A team from CereProc supported by Dr Eduardo Manuel De Brito Lima Ferreira Coutinho
from the Imperial College demonstrated various aspects of speech synthesis at the Science Museum in London, as part of the Royal Society’s the Next Big Thing project.
Lates is a free event held once a month where adults take over the Science Museum. Every tevent has a different theme, covering a wide range of topics – from climate change to alcohol, from childhood to robots. These showcases have turned out to be extremely popular and attract around 5000 visitors per night.
Not surprisingly then, CereProc / ARIA team was kept busy all night. Our main activity was ‘Bot or Not’ – a quiz that lets you test your ability to recognize a synthetic voice and learn about speech synthesis in the process. Everyone who took part was added to the leader board and received a personalized message from Donald Trump (totally fake of course – generated using CereProc’s prototype Trump voice).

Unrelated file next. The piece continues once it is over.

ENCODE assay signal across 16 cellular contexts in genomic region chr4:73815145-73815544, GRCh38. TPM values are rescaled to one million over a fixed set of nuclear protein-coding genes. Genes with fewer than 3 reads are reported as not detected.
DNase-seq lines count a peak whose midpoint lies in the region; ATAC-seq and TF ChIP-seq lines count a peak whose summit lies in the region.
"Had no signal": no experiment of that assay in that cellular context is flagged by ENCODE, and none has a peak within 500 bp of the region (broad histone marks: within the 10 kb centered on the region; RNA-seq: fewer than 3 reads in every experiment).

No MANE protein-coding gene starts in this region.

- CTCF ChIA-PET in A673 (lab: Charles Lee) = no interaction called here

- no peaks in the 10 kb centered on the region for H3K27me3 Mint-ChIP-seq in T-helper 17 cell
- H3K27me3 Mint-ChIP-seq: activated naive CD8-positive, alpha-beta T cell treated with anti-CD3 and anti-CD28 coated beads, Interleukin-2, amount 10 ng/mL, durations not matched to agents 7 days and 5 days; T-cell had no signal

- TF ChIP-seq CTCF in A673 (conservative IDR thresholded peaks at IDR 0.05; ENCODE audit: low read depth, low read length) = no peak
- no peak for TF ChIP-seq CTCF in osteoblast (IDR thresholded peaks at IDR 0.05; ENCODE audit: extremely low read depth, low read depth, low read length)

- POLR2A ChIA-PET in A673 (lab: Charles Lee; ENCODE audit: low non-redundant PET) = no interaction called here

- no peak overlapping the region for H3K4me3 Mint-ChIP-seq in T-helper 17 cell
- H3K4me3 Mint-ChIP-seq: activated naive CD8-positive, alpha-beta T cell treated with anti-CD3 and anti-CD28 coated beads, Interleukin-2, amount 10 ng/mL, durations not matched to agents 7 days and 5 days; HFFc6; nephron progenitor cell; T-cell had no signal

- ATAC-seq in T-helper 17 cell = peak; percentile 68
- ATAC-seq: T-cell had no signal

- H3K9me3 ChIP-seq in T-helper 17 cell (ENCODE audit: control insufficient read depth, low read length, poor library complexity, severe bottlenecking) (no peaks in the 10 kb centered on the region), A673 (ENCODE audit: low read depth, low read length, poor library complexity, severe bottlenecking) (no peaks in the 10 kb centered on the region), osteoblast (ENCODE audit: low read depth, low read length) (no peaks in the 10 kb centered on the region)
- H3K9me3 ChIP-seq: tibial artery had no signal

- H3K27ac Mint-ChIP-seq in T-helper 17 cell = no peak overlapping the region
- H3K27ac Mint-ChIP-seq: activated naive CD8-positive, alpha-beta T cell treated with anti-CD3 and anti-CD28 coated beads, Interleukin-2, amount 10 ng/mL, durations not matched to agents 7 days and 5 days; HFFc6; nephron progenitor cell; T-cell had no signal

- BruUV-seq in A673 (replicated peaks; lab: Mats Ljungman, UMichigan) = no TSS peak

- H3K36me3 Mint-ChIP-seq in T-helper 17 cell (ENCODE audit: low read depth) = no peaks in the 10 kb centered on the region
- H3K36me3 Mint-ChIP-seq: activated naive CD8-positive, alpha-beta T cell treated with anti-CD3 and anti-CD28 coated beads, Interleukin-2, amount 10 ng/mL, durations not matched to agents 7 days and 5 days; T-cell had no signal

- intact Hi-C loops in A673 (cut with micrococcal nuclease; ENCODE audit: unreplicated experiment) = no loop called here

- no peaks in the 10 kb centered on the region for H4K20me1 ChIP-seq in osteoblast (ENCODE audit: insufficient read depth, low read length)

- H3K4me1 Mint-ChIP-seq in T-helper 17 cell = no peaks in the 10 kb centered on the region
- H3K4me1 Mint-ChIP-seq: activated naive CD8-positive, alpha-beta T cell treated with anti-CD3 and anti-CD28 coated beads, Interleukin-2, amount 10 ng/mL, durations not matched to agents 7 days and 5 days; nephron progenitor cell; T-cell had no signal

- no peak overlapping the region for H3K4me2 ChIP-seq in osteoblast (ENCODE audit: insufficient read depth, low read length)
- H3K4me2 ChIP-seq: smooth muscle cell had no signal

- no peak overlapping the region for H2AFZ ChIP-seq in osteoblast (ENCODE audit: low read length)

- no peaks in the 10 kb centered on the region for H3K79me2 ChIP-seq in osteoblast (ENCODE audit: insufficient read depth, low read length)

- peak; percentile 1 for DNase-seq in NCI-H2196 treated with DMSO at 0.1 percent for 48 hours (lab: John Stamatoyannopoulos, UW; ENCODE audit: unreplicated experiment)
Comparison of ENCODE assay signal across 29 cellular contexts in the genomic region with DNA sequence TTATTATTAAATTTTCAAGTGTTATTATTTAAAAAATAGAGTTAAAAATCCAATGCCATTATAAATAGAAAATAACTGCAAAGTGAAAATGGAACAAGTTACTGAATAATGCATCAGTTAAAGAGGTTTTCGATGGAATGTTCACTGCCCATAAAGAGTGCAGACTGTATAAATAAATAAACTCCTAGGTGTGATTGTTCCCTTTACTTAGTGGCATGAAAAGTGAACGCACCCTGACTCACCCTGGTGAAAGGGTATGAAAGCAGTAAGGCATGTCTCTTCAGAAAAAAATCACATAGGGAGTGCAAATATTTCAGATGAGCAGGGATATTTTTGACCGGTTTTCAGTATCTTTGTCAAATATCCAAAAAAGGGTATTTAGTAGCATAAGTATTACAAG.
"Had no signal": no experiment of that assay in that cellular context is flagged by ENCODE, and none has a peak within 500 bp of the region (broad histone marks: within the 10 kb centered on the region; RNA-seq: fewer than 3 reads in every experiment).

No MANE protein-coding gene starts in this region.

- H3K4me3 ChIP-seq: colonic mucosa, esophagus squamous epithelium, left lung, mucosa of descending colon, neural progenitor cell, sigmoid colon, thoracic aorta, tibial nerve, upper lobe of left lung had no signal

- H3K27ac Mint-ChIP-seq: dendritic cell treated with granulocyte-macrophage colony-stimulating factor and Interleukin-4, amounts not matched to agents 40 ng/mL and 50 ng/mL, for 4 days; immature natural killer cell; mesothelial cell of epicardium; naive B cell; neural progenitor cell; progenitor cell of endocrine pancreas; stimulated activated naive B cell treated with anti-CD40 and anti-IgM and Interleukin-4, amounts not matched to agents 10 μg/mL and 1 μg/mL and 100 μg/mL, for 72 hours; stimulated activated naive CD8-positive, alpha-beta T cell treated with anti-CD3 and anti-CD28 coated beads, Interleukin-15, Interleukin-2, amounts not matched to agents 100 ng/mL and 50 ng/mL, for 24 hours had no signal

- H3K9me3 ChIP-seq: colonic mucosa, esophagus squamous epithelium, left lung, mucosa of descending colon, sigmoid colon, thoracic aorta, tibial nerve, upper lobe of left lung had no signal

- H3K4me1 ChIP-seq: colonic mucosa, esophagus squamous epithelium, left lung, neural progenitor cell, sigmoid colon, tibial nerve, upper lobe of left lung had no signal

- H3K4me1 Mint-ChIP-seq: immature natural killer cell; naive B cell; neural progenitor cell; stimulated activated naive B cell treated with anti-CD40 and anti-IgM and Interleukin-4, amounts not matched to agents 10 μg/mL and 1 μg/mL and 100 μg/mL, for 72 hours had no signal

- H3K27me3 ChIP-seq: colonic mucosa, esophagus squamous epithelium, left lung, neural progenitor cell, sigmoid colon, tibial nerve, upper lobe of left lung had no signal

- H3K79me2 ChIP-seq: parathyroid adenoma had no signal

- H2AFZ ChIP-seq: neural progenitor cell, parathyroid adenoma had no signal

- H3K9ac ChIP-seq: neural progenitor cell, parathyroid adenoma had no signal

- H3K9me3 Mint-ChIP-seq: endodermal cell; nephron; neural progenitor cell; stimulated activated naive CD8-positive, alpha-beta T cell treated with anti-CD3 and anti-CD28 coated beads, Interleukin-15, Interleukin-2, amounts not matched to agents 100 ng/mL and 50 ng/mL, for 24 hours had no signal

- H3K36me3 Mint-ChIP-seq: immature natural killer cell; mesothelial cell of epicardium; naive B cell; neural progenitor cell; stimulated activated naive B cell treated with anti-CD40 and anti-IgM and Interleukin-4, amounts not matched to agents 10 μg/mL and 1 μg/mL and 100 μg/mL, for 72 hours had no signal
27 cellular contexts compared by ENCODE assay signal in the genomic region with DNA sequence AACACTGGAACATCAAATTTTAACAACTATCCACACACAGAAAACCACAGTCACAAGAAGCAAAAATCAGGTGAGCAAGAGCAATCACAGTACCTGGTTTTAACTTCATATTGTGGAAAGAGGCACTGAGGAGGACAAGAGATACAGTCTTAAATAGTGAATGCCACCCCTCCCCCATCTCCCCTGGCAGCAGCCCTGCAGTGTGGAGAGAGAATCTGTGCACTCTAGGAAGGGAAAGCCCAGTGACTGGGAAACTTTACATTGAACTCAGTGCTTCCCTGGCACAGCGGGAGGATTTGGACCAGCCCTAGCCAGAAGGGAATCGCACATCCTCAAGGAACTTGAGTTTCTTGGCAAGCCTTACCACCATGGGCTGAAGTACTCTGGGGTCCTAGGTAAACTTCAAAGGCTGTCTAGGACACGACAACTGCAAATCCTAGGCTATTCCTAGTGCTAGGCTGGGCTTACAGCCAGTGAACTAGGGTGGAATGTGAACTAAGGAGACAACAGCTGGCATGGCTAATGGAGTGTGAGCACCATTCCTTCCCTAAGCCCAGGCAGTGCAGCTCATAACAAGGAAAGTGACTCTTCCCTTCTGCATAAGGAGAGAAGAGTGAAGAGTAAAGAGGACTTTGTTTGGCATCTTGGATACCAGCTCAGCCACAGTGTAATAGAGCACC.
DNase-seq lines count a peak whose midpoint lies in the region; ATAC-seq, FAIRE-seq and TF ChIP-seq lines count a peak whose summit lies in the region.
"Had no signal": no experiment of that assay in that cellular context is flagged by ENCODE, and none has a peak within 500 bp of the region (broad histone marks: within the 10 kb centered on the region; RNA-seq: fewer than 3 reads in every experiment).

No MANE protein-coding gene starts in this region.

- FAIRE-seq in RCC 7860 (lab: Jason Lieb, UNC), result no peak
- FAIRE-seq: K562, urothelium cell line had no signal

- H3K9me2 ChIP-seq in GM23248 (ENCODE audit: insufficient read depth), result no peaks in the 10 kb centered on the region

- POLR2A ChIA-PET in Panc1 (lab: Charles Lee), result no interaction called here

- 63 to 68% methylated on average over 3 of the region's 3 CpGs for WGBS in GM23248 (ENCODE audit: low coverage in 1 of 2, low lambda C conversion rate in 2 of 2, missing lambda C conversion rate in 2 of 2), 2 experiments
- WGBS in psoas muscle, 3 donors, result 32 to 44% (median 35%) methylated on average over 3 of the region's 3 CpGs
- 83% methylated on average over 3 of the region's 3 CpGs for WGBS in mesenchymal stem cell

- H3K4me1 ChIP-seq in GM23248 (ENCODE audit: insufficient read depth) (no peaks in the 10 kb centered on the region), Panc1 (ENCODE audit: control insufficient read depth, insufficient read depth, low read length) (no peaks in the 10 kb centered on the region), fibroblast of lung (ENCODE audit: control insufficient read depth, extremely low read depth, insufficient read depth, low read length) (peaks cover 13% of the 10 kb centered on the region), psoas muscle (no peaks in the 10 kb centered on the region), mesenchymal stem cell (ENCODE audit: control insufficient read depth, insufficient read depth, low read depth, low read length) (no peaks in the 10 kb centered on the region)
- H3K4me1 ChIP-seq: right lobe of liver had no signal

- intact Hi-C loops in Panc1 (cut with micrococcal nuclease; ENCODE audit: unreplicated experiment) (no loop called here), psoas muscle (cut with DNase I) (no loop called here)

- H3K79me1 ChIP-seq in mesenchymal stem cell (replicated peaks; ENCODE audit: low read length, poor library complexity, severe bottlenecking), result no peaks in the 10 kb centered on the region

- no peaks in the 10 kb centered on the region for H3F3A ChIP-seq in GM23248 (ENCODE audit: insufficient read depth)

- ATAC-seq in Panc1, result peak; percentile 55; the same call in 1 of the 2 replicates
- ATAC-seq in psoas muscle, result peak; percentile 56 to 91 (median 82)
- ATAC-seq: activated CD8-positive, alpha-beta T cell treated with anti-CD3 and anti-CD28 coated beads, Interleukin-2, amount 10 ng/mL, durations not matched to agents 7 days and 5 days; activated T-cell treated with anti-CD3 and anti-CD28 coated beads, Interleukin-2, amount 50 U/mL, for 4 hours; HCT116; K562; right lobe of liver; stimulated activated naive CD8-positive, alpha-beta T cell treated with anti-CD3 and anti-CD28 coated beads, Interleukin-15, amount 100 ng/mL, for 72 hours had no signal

Feedback showed that most players found it a lot more difficult than they thought it would be – and no one has yet to reach the perfect score of 20/20!
Try it out here!
We also introduced visitors to (the voice of) Roger who gets very cross if you try to interrupt him while he’s speaking. The interruption demo was created for the ARIA – VALUSPA project as part of the effort to advance the conversational capabilities of virtual agents.
In addition, Dr Coutinho presented his work on sentiment analysis by demonstrating how to tell if a politician is being sincere when giving a speech. Once again, Mr Trump took a centre stage! Visitors also got a chance to record and analyse their own speech for signs of disingenuousness.
At CereProc, we live and breathe speech synthesis and we loved sharing our excitement with thousands of people who came along to the event. Like the Royal Society, we believe in promoting excellence in science and are proud to be part of the Next Big Thing movement!